Thank you so much for your comments and your input. I don’t think I can express what it means to this little blogger to have regular readers.

  2. p.s. the comment I get most often ( only four kids) is “what a beautiful family!” I hear this lately (new baby) every time we go out. It’s lovely! I didn’t know this was even a thing people said! It warms my cold, cynical heart. People still notice family. Thank goodness!

    Now, mind you, it’s from a certain demographic: over 40, for sure. It also tends to come from, may I say, from newer-to-Canada people (we are all immigrants barring the First people, in my books.

    I seem to attract the attention of a lot of Italians, seriously! This week we met an Italian grandfather in Hintonburg. He was so lovely. He waved down my crew, asked how many and told me he had seven children, 5 girls and 2 boys. Nineteen grandchildren and six great-grandchildren. I asked him if any had moved away and he said that regretfully, “one had moved to Manotick.” Manotick! I loved it. I asked him about Christmas but he said his birthday was the real party. He must have been at least 80.

    As we walked away, I told my husband that the Italian gentleman was rich. In social capital. Beautiful.

    I focus on the positive comments and know that I am storing up good times, for later. Great post. I will pin it!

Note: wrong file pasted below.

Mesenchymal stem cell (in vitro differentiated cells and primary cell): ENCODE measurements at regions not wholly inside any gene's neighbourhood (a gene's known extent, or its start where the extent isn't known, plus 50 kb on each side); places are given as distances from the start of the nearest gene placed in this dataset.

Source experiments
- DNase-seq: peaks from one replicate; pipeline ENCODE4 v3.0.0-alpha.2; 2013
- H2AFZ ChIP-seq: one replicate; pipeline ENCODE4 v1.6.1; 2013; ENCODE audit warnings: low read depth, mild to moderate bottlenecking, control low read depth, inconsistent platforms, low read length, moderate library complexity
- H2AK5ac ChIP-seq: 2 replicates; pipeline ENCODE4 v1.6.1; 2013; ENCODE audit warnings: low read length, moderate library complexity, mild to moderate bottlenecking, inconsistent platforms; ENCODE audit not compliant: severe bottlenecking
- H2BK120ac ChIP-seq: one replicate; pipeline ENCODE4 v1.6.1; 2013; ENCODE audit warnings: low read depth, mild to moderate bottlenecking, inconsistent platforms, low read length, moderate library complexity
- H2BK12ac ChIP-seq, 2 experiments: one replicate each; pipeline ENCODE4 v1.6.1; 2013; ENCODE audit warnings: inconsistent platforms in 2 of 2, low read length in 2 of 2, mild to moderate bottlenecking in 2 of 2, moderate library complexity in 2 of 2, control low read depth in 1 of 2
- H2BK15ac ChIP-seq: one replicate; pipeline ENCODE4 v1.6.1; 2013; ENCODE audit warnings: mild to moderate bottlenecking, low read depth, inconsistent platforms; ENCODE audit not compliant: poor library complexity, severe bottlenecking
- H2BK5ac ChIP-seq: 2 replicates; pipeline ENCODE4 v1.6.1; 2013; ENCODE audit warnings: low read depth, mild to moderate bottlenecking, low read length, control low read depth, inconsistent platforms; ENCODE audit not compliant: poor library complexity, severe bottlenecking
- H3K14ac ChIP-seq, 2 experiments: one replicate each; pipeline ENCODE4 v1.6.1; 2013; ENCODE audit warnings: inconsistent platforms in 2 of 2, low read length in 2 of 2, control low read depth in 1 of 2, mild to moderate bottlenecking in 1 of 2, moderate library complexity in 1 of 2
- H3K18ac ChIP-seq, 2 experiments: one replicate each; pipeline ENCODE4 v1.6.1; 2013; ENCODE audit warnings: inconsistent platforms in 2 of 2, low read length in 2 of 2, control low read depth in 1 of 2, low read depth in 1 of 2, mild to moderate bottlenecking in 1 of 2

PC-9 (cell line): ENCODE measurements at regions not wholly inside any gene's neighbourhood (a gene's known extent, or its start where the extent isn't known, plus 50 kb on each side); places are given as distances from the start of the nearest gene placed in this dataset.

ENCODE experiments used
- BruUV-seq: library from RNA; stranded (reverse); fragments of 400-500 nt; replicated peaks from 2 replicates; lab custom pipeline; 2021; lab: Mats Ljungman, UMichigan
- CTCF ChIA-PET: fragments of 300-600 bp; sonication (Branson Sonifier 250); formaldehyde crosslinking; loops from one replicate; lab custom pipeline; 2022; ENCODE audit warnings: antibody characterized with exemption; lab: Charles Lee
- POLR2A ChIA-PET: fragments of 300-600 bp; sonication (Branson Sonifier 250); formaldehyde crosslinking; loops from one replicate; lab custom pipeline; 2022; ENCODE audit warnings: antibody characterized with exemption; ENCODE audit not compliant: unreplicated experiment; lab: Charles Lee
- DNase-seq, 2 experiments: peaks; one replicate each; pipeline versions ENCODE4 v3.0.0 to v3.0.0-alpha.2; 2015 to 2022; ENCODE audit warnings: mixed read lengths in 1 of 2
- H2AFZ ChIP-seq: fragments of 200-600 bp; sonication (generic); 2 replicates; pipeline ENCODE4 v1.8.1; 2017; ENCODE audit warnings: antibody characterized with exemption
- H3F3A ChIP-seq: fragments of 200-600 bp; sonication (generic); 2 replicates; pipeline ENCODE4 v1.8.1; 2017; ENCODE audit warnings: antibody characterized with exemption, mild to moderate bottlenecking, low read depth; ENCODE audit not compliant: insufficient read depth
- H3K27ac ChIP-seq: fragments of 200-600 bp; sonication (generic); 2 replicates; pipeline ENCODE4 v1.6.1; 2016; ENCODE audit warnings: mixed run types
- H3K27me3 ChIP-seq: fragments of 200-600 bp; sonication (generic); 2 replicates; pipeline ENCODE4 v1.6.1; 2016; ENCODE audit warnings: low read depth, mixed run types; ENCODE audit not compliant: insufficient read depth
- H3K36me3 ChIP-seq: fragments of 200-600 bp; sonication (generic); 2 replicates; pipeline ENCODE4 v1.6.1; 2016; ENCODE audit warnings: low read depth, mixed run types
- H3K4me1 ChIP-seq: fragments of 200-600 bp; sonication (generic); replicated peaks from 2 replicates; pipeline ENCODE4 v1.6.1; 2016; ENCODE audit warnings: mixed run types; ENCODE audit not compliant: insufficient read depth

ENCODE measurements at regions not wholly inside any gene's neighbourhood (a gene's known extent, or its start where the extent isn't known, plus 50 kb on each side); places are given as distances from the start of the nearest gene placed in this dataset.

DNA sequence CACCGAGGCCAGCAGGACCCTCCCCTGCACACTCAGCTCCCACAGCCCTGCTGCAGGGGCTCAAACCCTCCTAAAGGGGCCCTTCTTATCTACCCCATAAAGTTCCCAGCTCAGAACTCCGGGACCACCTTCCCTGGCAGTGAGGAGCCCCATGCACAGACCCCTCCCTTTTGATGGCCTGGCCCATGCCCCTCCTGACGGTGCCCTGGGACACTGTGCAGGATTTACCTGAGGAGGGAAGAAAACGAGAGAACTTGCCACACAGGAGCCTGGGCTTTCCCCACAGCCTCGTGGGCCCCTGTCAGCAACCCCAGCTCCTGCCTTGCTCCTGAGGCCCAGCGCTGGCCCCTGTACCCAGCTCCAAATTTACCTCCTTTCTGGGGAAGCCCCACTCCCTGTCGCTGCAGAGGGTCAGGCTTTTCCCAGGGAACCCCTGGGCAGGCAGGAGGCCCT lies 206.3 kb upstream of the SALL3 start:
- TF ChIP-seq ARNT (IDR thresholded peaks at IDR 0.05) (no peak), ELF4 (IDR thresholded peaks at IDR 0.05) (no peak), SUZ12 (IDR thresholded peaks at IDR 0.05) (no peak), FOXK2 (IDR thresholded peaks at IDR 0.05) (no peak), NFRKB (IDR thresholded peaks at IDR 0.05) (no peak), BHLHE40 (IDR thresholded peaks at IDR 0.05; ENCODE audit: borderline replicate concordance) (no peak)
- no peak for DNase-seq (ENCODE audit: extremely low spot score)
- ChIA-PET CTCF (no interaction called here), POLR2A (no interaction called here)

3. Hi!

    Oh how I needed to read this today.

    I am a mom of 6 and we get all kinds of comments both rude and nice. So many stare at us. We are proud and blessed.

    My kids will truly enjoy family get together with their siblings once they get older. This makes me happy. Plus they have learned responsibilities that most children may not have learned.

    What I am finding challenging is organization (chores, fridge, shopping and budgets). Any tips?

    Thank you so much and you are very lucky!

  4. My wife and I have been blessed with seven children. Normally the response we get to our family size is the less than conspicuous counting of our children when we make an outing. My kids make some fun of it and wave. Occasionally we do get a rude comment from a complete stranger, our response varies from ignoring the comment to correcting it depending on the situation. Thank you for your blog, it is nice reading the perspectives of a family as blessed as yours.

  5. This is really beautiful perspective, thank you. From a mom of 5, currently in the trenches of the ‘they are ALL little’ years.